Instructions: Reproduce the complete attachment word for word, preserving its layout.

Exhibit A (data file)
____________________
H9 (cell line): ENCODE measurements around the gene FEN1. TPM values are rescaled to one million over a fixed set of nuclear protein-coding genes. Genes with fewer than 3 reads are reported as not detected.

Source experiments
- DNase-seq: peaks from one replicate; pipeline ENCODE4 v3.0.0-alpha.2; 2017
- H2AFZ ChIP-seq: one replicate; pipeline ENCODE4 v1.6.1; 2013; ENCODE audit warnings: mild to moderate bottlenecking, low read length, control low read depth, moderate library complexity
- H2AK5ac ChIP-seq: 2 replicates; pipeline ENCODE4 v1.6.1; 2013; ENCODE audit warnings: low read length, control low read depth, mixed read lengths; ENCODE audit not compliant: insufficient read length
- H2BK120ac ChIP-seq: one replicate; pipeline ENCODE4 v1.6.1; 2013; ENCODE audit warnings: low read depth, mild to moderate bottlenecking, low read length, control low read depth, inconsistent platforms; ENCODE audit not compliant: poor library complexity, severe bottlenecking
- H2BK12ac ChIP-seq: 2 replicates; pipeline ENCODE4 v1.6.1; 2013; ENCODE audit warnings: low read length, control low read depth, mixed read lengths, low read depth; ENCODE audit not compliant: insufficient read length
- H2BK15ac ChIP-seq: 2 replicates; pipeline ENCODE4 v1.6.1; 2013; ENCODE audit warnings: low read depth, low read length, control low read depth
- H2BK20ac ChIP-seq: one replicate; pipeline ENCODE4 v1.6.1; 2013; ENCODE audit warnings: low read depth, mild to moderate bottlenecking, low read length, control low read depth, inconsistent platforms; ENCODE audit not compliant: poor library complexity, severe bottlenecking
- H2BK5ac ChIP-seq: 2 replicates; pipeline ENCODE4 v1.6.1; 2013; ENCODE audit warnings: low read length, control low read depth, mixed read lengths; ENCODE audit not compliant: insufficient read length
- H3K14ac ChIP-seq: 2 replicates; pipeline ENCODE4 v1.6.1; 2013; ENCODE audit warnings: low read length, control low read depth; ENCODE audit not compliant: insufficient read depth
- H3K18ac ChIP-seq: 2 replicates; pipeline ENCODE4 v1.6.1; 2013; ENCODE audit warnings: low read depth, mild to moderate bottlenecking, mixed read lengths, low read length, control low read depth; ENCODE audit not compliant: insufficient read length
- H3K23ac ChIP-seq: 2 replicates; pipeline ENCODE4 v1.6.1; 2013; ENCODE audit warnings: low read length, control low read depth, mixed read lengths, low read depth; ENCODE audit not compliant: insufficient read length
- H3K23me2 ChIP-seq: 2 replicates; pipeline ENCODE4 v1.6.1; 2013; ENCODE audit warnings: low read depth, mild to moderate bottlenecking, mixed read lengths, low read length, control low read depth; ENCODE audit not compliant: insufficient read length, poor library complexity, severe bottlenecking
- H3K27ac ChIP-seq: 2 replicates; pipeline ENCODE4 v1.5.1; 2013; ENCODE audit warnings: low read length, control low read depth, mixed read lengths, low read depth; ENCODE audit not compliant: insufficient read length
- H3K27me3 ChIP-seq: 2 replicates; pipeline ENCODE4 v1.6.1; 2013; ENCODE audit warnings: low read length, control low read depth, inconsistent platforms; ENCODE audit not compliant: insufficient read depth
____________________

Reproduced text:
H9 (cell line): ENCODE measurements around the gene FEN1. TPM values are rescaled to one million over a fixed set of nuclear protein-coding genes. Genes with fewer than 3 reads are reported as not detected.

Source experiments
- DNase-seq: peaks from one replicate; pipeline ENCODE4 v3.0.0-alpha.2; 2017
- H2AFZ ChIP-seq: one replicate; pipeline ENCODE4 v1.6.1; 2013; ENCODE audit warnings: mild to moderate bottlenecking, low read length, control low read depth, moderate library complexity
- H2AK5ac ChIP-seq: 2 replicates; pipeline ENCODE4 v1.6.1; 2013; ENCODE audit warnings: low read length, control low read depth, mixed read lengths; ENCODE audit not compliant: insufficient read length
- H2BK120ac ChIP-seq: one replicate; pipeline ENCODE4 v1.6.1; 2013; ENCODE audit warnings: low read depth, mild to moderate bottlenecking, low read length, control low read depth, inconsistent platforms; ENCODE audit not compliant: poor library complexity, severe bottlenecking
- H2BK12ac ChIP-seq: 2 replicates; pipeline ENCODE4 v1.6.1; 2013; ENCODE audit warnings: low read length, control low read depth, mixed read lengths, low read depth; ENCODE audit not compliant: insufficient read length
- H2BK15ac ChIP-seq: 2 replicates; pipeline ENCODE4 v1.6.1; 2013; ENCODE audit warnings: low read depth, low read length, control low read depth
- H2BK20ac ChIP-seq: one replicate; pipeline ENCODE4 v1.6.1; 2013; ENCODE audit warnings: low read depth, mild to moderate bottlenecking, low read length, control low read depth, inconsistent platforms; ENCODE audit not compliant: poor library complexity, severe bottlenecking
- H2BK5ac ChIP-seq: 2 replicates; pipeline ENCODE4 v1.6.1; 2013; ENCODE audit warnings: low read length, control low read depth, mixed read lengths; ENCODE audit not compliant: insufficient read length
- H3K14ac ChIP-seq: 2 replicates; pipeline ENCODE4 v1.6.1; 2013; ENCODE audit warnings: low read length, control low read depth; ENCODE audit not compliant: insufficient read depth
- H3K18ac ChIP-seq: 2 replicates; pipeline ENCODE4 v1.6.1; 2013; ENCODE audit warnings: low read depth, mild to moderate bottlenecking, mixed read lengths, low read length, control low read depth; ENCODE audit not compliant: insufficient read length
- H3K23ac ChIP-seq: 2 replicates; pipeline ENCODE4 v1.6.1; 2013; ENCODE audit warnings: low read length, control low read depth, mixed read lengths, low read depth; ENCODE audit not compliant: insufficient read length
- H3K23me2 ChIP-seq: 2 replicates; pipeline ENCODE4 v1.6.1; 2013; ENCODE audit warnings: low read depth, mild to moderate bottlenecking, mixed read lengths, low read length, control low read depth; ENCODE audit not compliant: insufficient read length, poor library complexity, severe bottlenecking
- H3K27ac ChIP-seq: 2 replicates; pipeline ENCODE4 v1.5.1; 2013; ENCODE audit warnings: low read length, control low read depth, mixed read lengths, low read depth; ENCODE audit not compliant: insufficient read length
- H3K27me3 ChIP-seq: 2 replicates; pipeline ENCODE4 v1.6.1; 2013; ENCODE audit warnings: low read length, control low read depth, inconsistent platforms; ENCODE audit not compliant: insufficient read depth